Read more about the Inscopix platform and the exciting new research projects in our interview with Nassi and Ghosh. Register today to receive a notification when this goes live
New tech for simplicity and reproducibility
Lonza (Basel, Switzerland) were also showcasing their Nucleofector tech for transfection. While the tech is well established and was used by the Church lab to develop CRISPR-Cas9, it also has interesting applications in neuroscience. Bill Busby (Lonza), noted that researchers are “using this device to transfect primary neurons without the need for excessive cell death or use of a viral method.”
Nidhi Vashistha from Bio-Techne showed us their exciting new tech, the RNAscope™, which seeks to address the unique difficulties posed by analyzing gene expression within the complex tissues of the nervous system. Nidhi was particularly pleased with the reaction they’d had from researchers, who were excited by the ability to get all the data required from a single sample, reducing the impact of sample-to-sample variation on results.
We have a video on the RNAscope coming soon, but in the meantime check out this short interview https://twitter.com/MyBioTechniques/status/1187091785757216769.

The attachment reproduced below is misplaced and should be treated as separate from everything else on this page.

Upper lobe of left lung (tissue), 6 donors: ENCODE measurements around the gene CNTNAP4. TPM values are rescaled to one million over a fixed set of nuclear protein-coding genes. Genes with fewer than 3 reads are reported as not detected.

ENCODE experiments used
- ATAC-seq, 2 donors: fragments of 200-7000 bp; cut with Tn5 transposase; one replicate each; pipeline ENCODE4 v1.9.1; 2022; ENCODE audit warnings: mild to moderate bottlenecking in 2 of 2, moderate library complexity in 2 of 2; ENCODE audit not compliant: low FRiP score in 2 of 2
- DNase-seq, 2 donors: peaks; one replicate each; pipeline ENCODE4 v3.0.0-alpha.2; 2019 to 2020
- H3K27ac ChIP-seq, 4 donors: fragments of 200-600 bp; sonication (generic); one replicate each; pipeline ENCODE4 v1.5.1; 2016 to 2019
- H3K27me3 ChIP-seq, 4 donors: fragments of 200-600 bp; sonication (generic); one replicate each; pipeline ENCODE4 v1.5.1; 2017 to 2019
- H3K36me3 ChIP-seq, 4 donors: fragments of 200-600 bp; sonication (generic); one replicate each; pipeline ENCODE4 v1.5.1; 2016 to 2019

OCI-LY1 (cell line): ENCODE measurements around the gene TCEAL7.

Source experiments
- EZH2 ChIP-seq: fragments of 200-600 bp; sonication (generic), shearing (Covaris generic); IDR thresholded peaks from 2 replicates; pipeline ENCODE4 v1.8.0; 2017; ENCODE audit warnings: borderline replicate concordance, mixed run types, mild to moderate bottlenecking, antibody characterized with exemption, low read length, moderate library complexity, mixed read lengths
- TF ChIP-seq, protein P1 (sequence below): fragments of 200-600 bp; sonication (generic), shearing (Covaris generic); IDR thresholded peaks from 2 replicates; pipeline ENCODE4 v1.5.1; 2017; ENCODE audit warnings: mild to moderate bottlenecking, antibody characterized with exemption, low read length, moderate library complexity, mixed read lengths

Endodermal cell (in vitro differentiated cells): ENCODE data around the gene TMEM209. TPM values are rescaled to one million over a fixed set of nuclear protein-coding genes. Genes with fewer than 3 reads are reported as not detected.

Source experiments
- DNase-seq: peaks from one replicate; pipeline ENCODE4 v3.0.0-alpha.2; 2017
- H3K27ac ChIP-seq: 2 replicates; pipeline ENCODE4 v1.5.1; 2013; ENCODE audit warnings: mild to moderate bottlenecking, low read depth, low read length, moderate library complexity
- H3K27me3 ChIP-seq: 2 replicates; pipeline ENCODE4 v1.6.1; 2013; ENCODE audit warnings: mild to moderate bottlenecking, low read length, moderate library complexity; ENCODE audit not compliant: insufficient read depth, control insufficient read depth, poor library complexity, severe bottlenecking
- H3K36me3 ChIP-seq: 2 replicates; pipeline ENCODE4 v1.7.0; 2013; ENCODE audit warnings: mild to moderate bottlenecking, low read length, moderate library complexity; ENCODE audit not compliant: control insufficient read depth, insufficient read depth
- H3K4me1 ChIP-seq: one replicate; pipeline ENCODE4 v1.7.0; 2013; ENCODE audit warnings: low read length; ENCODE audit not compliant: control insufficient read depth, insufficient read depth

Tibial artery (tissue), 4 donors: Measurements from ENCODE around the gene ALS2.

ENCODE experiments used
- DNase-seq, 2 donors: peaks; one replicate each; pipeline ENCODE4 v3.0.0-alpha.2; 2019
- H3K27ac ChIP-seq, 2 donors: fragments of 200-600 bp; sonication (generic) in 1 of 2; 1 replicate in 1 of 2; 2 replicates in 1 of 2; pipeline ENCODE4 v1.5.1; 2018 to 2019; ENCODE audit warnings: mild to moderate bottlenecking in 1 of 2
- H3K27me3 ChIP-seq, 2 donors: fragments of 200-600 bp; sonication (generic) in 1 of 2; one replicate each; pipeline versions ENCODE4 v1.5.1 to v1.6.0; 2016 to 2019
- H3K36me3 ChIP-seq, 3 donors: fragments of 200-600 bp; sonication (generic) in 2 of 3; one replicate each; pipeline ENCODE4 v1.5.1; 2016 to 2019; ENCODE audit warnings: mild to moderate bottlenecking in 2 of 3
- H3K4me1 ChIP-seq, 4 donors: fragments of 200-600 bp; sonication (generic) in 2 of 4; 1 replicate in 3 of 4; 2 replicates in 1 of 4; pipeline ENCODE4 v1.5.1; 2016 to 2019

By-far my favorite technology presented at the meeting, however, was from Backyard Brains, which was showcasing tech they use to inspire the future generation of neuroscientists. Take a look at my colleague Sharon Salt controlling a very uncomfortable Joseph Martin’s muscle movements in this video.
Ever wanted to physically be in control of someone? Watch our Editor @sharonsalt take control of Joe Martin from @MyBioTechniques here at @BackyardBrains at #SfN19 #SfN2019 @Neurosci2019 pic.twitter.com/tRSaudxhXR
— Neuro Central (@Neuro_Central) October 23, 2019
SfN will be celebrating its 50th meeting in 2020, which is taking place in Washington DC, October 24—28. The BioTechniques team will be there and covering the meeting, so make sure you check back with us for more highlights in 2020!